In the city/county, Black median household income declined in five townships (Center, Perry, Pike, Warren and Wayne) increasing only in Lawrence and Washington Townships.
The 2008 American Community Survey also documented the ravages of the Great Recession on all of Indiana.
Median household income in Indiana fell $1,364 from $49,330 in 2007 to $47,966 in 2008; a drop of 2.8 percent. Even though 32 other states saw their household incomes decline, Indiana’s 2.8 percent decline was the third greatest of any state.
The number of Hoosiers living below the poverty level also increased. The ACS documented that seven states (California, Connecticut, Florida, Hawaii, Indiana, Oregon, and Pennsylvania) had increases in the number and percentage of people in poverty between 2007 and 2008.
One ray of good news from the 2008 ACS is the number of African-Americans in Indianapolis and Indiana attending college is at record highs.
Statewide, 37,912 African-Americans are enrolled in college. Up 6,938 or 22.4 percent since 2000. In Indianapolis, 14,204 African-Americans are enrolled in college, up 3,566 or 33.5 percent in the decade.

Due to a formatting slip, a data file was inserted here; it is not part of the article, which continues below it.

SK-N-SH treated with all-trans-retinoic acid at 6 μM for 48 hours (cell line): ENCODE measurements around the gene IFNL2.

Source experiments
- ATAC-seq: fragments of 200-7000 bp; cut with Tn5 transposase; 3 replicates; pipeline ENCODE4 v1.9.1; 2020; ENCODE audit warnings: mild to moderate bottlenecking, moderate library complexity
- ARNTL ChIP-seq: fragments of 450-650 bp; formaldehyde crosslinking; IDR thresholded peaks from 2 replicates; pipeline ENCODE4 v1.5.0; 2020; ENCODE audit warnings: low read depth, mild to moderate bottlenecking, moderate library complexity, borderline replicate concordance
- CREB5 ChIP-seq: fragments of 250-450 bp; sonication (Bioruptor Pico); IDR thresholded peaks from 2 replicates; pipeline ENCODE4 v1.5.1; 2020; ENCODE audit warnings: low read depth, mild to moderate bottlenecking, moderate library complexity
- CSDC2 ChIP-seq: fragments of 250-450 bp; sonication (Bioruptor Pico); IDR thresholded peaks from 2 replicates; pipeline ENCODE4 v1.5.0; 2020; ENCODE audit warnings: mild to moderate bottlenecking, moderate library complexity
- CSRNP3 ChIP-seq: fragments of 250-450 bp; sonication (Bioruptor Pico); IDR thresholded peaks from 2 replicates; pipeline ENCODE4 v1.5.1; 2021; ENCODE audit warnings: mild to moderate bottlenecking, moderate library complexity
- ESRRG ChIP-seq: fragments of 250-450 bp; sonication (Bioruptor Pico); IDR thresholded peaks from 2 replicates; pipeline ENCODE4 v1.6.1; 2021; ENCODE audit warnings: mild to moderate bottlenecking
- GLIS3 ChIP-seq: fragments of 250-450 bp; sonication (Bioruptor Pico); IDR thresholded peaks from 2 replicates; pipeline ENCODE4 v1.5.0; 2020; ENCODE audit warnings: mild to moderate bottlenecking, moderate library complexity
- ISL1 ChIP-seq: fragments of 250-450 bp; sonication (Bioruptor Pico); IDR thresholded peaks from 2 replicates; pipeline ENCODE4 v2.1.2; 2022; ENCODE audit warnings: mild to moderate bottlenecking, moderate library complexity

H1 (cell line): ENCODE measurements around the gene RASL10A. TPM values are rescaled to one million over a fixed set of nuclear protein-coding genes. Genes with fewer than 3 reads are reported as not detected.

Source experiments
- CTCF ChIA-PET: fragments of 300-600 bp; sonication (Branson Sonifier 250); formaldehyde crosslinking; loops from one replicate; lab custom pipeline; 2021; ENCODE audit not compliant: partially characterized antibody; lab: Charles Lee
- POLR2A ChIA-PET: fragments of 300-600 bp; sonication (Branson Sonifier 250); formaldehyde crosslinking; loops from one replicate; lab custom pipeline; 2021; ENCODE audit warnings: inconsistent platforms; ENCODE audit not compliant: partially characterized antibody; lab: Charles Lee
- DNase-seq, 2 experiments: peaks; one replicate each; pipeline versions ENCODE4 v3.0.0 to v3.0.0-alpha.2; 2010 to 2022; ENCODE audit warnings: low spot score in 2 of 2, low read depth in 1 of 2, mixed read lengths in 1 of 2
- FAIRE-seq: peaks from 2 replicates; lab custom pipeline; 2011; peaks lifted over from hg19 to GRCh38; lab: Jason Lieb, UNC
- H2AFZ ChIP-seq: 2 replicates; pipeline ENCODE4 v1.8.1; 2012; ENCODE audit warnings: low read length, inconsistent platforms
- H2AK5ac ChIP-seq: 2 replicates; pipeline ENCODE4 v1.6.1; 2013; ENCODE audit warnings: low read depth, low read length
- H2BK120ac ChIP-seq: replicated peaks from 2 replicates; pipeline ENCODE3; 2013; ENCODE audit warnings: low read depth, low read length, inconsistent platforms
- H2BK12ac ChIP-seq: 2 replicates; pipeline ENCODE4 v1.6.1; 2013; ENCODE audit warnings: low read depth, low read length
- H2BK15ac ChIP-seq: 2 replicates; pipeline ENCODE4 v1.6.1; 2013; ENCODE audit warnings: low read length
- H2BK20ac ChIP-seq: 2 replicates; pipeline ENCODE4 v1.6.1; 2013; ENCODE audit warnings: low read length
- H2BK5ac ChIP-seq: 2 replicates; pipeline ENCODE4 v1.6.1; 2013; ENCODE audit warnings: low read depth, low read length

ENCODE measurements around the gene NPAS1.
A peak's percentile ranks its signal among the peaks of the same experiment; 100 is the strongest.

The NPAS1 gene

And despite the urban legend in Black communities, far more Blacks in Indianapolis and Indiana are enrolled in college than are in prison or on parole in Indiana.
At the end of 2008, 15,273 Blacks were in incarcerated or on parole in Indiana. Compare that to the 37,912 Blacks in Indiana enrolled in college.
The 2008 American Community Survey surveys 4.5 million nationwide, including 101,072 persons statewide, 24,760 in the Indianapolis metro and 11,912 in the city/county. The data can be found at http://factfinder.census.gov.
And despite the dismal economic news, Sunday affluent African-Americans made a commitment to give back. The United Way’s Diversity Leadership Circle, chaired by St. Vincent’s Chief Financial Officer Marvin White, is committed to increasing the number of African-Americans who give substantially (at levels of $1,000 or more) to the annual United Way campaign.
They reaffirmed that commitment at a weekend reception honoring two pioneers of minority United Way involvement, attorney Fay Williams and Recorder Owner Bill Mays.
See ‘ya at the Classic and here next week!
Amos Brown’s opinions are not necessarily those of the Indianapolis Recorder Newspaper. You can contact him at (317) 221-0915.